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After carting (literally using a hand cart – well not me – but the very  nice neighbor) a few boxes in the house, I opened up this glorious 12×24 white marble tile. So pretty and so heavy. I ordered a lot of it too – for the master shower, floor, and tub surround.

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The Project House – Mr. Project’s Built-in Window Seat with bookshelves

January 21st, 2014

Okay… I haven’t updated on the house in a few weeks. So much has happened… so much is happening right now. It’s really kind of overwhelming to keep up with it all, and take pictures, and blog and whatnot. And so pictures were kind of piling up and I knew I needed to get to an update, but then I went out of town on business for several days, and pictures really started piling up, and the whole idea of updating on the build seemed really overwhelming.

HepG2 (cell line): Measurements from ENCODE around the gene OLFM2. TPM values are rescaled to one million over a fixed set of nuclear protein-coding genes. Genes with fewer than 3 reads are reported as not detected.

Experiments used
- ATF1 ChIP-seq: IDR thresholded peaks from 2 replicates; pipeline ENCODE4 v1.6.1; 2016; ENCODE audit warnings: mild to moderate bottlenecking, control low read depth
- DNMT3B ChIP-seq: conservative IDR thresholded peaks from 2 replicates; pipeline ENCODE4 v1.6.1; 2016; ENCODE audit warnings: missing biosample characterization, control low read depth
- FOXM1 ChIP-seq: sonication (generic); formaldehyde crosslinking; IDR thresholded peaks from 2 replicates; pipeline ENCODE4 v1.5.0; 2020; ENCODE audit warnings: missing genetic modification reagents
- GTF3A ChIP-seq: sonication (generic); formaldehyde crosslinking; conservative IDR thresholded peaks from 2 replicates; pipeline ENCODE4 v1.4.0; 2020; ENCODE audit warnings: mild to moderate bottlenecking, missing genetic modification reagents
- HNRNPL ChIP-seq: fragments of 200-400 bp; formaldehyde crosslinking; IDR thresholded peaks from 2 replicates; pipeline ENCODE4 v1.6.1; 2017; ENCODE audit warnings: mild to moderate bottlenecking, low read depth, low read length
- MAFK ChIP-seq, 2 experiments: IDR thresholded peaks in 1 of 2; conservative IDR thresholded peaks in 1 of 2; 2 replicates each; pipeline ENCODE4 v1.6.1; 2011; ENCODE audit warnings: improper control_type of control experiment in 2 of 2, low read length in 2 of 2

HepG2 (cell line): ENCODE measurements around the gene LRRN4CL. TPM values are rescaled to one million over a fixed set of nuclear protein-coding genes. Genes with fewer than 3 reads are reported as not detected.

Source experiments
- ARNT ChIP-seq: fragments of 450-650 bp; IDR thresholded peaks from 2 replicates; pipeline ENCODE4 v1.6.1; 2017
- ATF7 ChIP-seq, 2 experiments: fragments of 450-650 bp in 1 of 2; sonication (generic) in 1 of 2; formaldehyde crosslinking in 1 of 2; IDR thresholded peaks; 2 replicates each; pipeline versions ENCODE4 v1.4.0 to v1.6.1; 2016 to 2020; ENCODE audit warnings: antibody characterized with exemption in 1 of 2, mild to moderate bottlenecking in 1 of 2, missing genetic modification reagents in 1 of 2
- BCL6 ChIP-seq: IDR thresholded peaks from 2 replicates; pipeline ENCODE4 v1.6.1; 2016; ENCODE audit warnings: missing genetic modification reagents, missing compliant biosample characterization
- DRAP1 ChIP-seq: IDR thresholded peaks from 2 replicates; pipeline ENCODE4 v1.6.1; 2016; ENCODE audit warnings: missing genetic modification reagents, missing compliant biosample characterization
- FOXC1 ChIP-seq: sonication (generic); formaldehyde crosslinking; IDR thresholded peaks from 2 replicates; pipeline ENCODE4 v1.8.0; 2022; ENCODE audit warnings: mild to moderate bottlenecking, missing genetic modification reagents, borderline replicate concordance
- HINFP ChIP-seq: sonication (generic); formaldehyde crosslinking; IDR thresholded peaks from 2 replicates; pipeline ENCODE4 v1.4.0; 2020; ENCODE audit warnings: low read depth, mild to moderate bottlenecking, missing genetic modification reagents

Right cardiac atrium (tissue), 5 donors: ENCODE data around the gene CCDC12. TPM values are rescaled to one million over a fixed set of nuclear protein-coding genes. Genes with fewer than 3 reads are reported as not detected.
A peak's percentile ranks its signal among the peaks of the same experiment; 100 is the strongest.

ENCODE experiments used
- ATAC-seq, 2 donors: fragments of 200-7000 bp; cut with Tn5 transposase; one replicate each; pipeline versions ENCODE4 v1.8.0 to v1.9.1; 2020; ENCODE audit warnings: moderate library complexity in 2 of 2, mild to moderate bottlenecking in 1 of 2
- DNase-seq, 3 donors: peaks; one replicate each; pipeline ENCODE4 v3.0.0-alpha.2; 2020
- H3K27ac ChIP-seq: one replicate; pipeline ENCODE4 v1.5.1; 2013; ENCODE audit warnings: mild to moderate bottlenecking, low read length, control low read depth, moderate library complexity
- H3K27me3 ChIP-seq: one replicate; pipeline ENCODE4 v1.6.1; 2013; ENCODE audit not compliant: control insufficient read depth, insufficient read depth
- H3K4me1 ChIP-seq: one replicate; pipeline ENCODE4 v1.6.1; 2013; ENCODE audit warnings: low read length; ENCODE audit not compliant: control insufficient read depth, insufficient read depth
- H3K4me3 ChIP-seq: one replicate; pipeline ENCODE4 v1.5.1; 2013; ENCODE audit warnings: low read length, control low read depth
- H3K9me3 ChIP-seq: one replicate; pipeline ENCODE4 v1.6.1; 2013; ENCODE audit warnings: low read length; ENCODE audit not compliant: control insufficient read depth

So finally I decided that I couldn’t wait any longer, and started flagging images. Well there were more than 60 images that I want to share… and really, I couldn’t do that in one mega post,  so I decided to catch up a bit by showing projects/categories for a few quick posts. This way I can get a bunch of little posts done and get all my updates posted, without feeling overwhelmed.

Onto the first project… The built-in window seat in the Guest Room. This is one of those projects that I just didn’t think we’d get to until after we moved in. Mr. Project was feeling motivated, and asked what I was planning and said that maybe he could get it done… well if you know my husband, you know that when he says that, he is about 5 minutes away from diving in head first and getting said project started and finished in record time.